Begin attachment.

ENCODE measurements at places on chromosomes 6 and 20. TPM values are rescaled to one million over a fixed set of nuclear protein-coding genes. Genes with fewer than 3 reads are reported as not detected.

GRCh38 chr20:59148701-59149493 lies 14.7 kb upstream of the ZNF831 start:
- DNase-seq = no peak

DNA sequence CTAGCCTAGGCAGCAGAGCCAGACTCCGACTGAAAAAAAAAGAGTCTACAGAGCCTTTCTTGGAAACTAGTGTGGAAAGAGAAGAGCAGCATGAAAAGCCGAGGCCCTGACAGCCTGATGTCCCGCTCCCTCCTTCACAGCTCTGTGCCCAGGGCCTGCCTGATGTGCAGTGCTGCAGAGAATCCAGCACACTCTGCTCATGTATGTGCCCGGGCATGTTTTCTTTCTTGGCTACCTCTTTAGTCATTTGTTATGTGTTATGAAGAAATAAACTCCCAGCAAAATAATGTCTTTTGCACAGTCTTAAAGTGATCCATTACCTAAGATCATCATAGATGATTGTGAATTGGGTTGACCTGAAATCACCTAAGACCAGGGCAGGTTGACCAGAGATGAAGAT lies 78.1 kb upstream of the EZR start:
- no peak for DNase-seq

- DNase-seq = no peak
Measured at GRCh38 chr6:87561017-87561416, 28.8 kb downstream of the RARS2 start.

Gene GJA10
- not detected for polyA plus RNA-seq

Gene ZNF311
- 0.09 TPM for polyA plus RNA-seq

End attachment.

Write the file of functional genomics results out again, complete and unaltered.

ENCODE measurements at places on chromosomes 6 and 20. TPM values are rescaled to one million over a fixed set of nuclear protein-coding genes. Genes with fewer than 3 reads are reported as not detected.

GRCh38 chr20:59148701-59149493 lies 14.7 kb upstream of the ZNF831 start:
- DNase-seq = no peak

DNA sequence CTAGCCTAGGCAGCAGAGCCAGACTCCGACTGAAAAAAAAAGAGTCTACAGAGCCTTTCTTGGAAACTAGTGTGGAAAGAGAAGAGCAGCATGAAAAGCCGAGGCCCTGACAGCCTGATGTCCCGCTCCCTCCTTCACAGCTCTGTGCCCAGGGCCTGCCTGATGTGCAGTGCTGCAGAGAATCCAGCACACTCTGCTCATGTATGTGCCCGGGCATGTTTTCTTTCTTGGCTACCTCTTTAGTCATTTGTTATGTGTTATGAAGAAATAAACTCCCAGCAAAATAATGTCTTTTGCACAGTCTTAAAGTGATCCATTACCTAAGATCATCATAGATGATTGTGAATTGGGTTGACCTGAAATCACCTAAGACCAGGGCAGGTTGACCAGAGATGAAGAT lies 78.1 kb upstream of the EZR start:
- no peak for DNase-seq

- DNase-seq = no peak
Measured at GRCh38 chr6:87561017-87561416, 28.8 kb downstream of the RARS2 start.

Gene GJA10
- not detected for polyA plus RNA-seq

Gene ZNF311
- 0.09 TPM for polyA plus RNA-seq